Wednesday, 22 April 2009

Images, Iconicity and Remembering

It's a photography-related post today.

First off, a quick link to Patrick Farrell's images of the aftermath of the hurricane in Haiti, which have won a Pulitzer prize. A warning, these do contain nudity if that kind of thing bothers you, and much more importantly are witness to scenes of absolute devastation. All the images are heartbreaking, but somehow it's the concentration and suffering, in completely inadequate conditions, of number 13 that really gets me.
Island of Lost Souls (Guardian)

Then I was struck by a post on No Caption Needed, a blog which deals with issues of memory and iconicity. It brought to my attention In Memory Day, "honoring those who died as a result of the Vietnam War, but whose deaths do not fit the Department of Defense criteria for inclusion upon The Wall". No Caption Needed analyses an image of a veteran at the Vietnam Veterans' Memorial in Washington. It, and the idea of In Memory Day, raise obvious questions of who we remember on our national 'days' and other significant anniversaries, who 'deserves' to be included in official lists of victims, and so on.

Debates have arisen in Peru about who features in the names around El ojo que llora - with some claiming that 'terrorists' are included and members of the armed forces excluded, and asserting that this was deliberate (see this article for a much more detailed discussion). To go further, was the man who died of a heart attack during the storming of the Japanese embassy a victim of the terrorists who had held him hostage, or, indeed of the armed forces who charged the building? Or neither, an unfortunate accident? Are soldiers killed by Shining Path to be exalted more than ordinary civilians so killed - or less? Or only if proven that they themselves have committed no human rights abuses? Do guerrillas killed in extrajudicial executions or in shootouts deserve mourning also?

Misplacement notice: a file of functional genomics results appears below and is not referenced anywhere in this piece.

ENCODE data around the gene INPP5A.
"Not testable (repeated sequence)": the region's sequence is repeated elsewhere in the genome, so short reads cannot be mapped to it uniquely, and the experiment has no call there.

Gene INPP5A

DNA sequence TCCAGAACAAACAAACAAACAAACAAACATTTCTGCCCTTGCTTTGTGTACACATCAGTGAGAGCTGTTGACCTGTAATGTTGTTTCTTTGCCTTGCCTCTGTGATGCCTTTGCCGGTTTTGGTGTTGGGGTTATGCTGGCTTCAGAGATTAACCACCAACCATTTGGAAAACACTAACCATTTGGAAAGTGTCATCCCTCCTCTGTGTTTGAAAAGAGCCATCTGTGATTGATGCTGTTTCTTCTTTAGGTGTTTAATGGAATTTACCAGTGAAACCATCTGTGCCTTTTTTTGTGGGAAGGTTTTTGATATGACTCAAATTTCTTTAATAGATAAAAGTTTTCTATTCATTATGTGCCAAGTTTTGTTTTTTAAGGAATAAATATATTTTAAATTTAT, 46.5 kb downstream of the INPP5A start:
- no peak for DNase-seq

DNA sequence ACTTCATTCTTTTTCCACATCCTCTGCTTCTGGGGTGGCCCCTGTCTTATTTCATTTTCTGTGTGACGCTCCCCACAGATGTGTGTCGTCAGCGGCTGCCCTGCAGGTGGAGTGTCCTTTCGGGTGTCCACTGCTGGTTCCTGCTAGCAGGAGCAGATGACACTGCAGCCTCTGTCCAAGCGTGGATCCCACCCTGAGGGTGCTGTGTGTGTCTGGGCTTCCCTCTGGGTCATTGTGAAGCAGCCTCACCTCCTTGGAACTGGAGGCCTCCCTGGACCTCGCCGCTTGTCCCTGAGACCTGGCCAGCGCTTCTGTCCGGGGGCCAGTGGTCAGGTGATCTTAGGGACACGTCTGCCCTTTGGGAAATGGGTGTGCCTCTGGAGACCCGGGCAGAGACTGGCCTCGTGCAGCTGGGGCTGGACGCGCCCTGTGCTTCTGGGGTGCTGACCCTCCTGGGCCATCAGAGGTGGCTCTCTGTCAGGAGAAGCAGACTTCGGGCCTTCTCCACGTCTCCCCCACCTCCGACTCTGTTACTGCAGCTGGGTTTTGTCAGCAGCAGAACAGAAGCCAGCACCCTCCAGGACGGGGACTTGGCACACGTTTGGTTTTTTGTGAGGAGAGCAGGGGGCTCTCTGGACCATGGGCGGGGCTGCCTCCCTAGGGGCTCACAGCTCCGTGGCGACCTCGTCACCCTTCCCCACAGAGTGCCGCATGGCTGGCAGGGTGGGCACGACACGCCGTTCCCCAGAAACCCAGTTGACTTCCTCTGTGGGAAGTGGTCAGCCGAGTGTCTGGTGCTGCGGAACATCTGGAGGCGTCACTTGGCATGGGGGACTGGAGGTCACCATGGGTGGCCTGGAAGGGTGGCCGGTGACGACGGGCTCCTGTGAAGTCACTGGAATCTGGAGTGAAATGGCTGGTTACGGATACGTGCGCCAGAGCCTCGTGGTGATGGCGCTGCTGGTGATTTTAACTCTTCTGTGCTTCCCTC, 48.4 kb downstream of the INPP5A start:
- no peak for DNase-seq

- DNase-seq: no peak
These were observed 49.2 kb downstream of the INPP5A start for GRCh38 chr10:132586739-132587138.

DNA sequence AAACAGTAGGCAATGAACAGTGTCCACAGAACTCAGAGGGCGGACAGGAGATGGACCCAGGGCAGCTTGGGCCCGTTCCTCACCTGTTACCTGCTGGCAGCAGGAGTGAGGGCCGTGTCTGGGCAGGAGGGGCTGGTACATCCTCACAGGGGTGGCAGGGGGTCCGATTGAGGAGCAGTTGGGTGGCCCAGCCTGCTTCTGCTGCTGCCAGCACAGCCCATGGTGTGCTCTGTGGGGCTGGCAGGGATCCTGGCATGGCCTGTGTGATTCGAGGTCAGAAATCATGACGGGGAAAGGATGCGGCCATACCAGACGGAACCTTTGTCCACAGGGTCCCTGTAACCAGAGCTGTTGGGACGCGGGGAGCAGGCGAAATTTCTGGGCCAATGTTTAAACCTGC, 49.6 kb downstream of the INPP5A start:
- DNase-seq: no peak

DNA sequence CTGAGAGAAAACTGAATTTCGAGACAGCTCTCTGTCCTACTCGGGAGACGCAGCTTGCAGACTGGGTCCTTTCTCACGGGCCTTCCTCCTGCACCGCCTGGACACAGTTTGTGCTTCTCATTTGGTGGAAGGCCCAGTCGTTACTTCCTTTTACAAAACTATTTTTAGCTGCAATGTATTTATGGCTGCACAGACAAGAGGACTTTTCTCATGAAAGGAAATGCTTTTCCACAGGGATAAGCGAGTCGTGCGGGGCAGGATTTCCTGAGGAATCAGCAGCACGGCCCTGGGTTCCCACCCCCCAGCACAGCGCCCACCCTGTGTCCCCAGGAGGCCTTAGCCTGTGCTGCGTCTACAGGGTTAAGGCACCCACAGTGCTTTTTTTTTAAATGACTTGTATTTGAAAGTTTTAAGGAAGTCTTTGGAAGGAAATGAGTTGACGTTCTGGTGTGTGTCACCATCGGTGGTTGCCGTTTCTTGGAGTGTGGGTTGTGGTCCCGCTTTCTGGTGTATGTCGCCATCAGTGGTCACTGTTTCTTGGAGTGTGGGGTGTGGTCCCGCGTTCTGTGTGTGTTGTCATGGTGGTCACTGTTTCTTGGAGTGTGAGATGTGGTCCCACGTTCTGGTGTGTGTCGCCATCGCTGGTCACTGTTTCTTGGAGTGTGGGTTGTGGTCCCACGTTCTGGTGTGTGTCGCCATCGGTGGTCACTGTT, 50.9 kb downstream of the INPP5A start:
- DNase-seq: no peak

Finally, the Argentine Post has pointed out a new book, Che's Afterlife: The Legacy of an Image, which deals with that photograph of Che. Yes, you know the one - the image of Che. Looks interesting, but in fact it's not unique, I already have one my bookshelf a copy of Che Guevara: Revolution and Icon by Trisha Ziff. It's based on an exhibition which I saw at the V&A in London, and it was truly fascinating. Clearly Che will be spinning on his grave at selling all those t-shirts - but the fact is, his image is probably the most extreme example around of an icon becoming divorced from its original subject.

So, there we have it for this evening: images recalling devastation in Haiti, images commemorating almost-forgotten victims of an unpopular war, and one of the most famous images in the world.

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